As a result, there is a strong strain in Unionism which encourages protectionism, conservatism, narrowness of vision and opposition to anything which may threaten its need to be in the majority. Traditionally, the threat to majority has been seen to come from the nationalist community. But it is a small step to extend one's attention to any new 'threats', including those from the minority ethnic community. Thus those unionists of Craigavon who oppose the mosque have not suddenly discovered a streak of intolerance which was not there before; they have been intolerant of nationalists for generations.

And the loyalists of the Village have likewise in the past shown their intolerance towards Catholics in their midst; it is not a major step to apply the same principles and tactics to others who move into the area. While PUP condemns fellow loyalists who act in this way, just as Ulster Unionist Party chief David Trimble has condemned the councillors of his own party who have opposed the building of a mosque, intolerance within Unionism is a legacy which has not been overcome by recent peace moves, modernisation or realpolitik." (9)

Despite an official ideology of anti-racism, the state is often content to ignore the issue: "This was emblemised by the apotheosis of the late George Best -who had infamously suggested that 'Pele wasn't bad for a nigger' and confirmed his attitudes to race when he suggested of Andy Cole that '£7 million was a lot to pay for a nigger'. It is ironic, therefore, that murals of Best have become the acceptable face of 'post-conflict' loyalist Belfast and that the Government makes a point of emphasising its support for migrant workers rights in George Best Belfast City Airport. The disavowal of Best's racism says something profound about the priorities of government and community in terms of race -certainly it would seem impossible that Ron Atkinson -himself disgraced for a singular use of the term 'nigger' - would be featured on a £5 note or lending his name to an airport." (10)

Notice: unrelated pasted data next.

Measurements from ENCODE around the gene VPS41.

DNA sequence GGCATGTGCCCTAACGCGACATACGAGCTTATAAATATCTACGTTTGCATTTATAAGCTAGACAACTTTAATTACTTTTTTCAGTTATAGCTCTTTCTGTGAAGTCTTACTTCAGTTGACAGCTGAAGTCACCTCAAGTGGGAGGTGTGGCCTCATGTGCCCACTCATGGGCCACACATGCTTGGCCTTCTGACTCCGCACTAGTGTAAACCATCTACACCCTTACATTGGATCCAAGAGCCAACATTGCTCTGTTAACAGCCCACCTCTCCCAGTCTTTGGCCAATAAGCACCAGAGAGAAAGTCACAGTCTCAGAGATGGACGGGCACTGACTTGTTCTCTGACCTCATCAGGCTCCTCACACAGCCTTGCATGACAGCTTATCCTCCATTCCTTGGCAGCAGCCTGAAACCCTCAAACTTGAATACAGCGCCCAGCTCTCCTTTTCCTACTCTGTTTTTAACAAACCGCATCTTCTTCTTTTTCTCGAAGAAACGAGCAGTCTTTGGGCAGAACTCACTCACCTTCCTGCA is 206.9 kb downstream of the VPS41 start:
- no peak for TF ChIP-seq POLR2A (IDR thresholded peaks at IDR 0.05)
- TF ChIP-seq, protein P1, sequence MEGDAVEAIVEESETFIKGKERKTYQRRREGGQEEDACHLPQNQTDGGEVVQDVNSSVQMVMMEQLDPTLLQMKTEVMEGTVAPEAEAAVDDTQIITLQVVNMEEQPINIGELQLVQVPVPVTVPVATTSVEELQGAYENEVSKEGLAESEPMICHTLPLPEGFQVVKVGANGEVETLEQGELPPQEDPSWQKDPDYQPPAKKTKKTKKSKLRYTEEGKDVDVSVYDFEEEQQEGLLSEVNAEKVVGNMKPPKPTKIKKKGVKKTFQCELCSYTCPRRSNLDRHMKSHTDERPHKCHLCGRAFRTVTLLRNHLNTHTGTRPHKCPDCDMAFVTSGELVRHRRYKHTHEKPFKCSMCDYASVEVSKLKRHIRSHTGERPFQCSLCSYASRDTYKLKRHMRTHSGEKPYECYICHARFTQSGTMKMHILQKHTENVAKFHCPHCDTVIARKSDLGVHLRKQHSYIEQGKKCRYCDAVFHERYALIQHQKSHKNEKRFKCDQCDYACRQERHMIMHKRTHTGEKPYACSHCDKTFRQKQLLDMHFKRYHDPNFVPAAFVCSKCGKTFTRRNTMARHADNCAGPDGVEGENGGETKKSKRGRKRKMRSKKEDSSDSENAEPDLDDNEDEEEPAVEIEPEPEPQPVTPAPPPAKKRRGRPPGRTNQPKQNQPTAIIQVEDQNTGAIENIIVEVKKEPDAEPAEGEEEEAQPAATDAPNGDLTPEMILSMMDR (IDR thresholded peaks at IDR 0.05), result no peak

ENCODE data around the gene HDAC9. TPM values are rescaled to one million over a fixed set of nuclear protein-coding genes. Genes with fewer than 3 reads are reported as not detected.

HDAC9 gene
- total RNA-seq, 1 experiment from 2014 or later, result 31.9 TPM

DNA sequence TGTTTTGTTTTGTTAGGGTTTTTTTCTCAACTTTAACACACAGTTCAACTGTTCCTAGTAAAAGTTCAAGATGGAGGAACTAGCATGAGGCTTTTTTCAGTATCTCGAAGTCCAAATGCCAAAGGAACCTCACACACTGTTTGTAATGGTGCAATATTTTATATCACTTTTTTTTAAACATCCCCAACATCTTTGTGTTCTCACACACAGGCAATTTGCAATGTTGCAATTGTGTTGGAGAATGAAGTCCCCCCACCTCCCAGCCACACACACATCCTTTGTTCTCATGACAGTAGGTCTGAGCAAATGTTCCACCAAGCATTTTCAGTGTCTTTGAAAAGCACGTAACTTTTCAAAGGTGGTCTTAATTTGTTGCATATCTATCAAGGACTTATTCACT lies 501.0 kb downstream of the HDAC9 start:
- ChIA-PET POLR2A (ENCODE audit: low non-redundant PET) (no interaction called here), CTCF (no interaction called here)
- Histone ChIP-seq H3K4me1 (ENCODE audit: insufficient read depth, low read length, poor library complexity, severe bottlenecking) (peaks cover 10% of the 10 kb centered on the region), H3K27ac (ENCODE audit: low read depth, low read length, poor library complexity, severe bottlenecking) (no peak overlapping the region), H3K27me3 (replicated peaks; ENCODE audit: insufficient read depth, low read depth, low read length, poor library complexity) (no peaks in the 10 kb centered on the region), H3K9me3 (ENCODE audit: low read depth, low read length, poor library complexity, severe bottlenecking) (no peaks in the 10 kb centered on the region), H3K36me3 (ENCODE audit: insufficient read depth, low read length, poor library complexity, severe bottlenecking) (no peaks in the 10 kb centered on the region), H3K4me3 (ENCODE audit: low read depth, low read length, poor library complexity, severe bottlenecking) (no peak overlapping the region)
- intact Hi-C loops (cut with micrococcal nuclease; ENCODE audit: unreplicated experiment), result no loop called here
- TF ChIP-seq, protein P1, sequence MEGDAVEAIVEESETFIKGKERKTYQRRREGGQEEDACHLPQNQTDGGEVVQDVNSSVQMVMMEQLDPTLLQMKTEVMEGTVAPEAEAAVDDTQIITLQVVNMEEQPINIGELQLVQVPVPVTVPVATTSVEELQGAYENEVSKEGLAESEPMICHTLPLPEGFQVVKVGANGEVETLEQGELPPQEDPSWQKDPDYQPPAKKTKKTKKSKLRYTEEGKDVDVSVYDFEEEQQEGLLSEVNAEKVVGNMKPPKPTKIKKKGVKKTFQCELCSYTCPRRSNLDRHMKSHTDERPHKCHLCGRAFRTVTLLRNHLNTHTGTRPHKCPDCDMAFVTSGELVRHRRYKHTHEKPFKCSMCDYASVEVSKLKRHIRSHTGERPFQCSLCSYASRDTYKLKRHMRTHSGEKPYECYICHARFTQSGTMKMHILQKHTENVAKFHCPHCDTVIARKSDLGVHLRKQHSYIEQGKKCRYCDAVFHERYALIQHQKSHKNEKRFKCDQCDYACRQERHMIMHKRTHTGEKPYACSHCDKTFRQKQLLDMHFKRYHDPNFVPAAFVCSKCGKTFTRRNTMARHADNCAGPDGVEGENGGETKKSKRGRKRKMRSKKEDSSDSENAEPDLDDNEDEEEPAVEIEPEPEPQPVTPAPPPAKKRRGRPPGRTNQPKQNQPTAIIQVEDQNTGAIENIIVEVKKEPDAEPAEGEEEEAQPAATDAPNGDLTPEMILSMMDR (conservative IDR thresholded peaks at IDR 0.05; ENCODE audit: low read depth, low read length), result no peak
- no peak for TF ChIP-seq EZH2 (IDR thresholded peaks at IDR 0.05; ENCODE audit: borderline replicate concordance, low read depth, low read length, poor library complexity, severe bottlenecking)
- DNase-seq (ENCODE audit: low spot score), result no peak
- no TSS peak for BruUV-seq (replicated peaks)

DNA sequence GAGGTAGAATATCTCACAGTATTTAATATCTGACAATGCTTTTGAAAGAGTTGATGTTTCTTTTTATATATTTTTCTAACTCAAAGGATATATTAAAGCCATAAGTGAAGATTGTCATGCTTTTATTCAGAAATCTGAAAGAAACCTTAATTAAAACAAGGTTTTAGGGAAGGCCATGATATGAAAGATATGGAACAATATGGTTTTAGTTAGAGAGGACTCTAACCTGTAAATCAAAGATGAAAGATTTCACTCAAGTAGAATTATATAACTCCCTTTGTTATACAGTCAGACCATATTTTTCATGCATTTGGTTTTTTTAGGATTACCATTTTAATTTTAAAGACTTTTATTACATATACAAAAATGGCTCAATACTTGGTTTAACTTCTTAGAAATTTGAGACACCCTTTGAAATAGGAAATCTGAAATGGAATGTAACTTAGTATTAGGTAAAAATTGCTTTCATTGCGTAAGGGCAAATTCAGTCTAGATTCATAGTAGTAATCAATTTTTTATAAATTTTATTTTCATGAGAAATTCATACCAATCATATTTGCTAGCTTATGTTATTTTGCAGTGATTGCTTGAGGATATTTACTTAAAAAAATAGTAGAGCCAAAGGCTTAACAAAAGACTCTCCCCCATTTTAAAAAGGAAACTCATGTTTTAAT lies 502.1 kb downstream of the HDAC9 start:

(1) Kate Chambre, Immigrant workers keen to pay their way, The Newsletter, 31 July 2007
(2) NI migrant workers 'exploited', BBC 18 December 2006
(3) Suzanne Breen, Has peace made us the race hate capital of the world? Sunday Tribune 2 July 2006
(4) Angelique Chrisafis, Racist war of the loyalist street gangs, The Guardian 10 January 2004
(5) Kathryn Torney, Northern Ireland: hate capital of western world, Belfast Telegraph, 7 February 2007
(6) Mark Oliver, Ulster justice system 'institutionally racist', The Guardian 26 June 2006
(7) Debra Douglas, Mag brands Belfast most racist city: Der Spiegel lays blame on Loyalists, Belfast Telegraph, 2 March 2005
(8) Henry McDonald, Loyalists linked to 90 per cent of race crime, The Observer 22 October 2006
(9) Bill Rolston, Legacy of intolerance: racism and Unionism in South Belfast,
(10) Robbie McVeigh, Has Peace made us the Race hate Capital of the World? in What to do about racism and the exploitation of migrants? Supplement to Fortnight, March 2007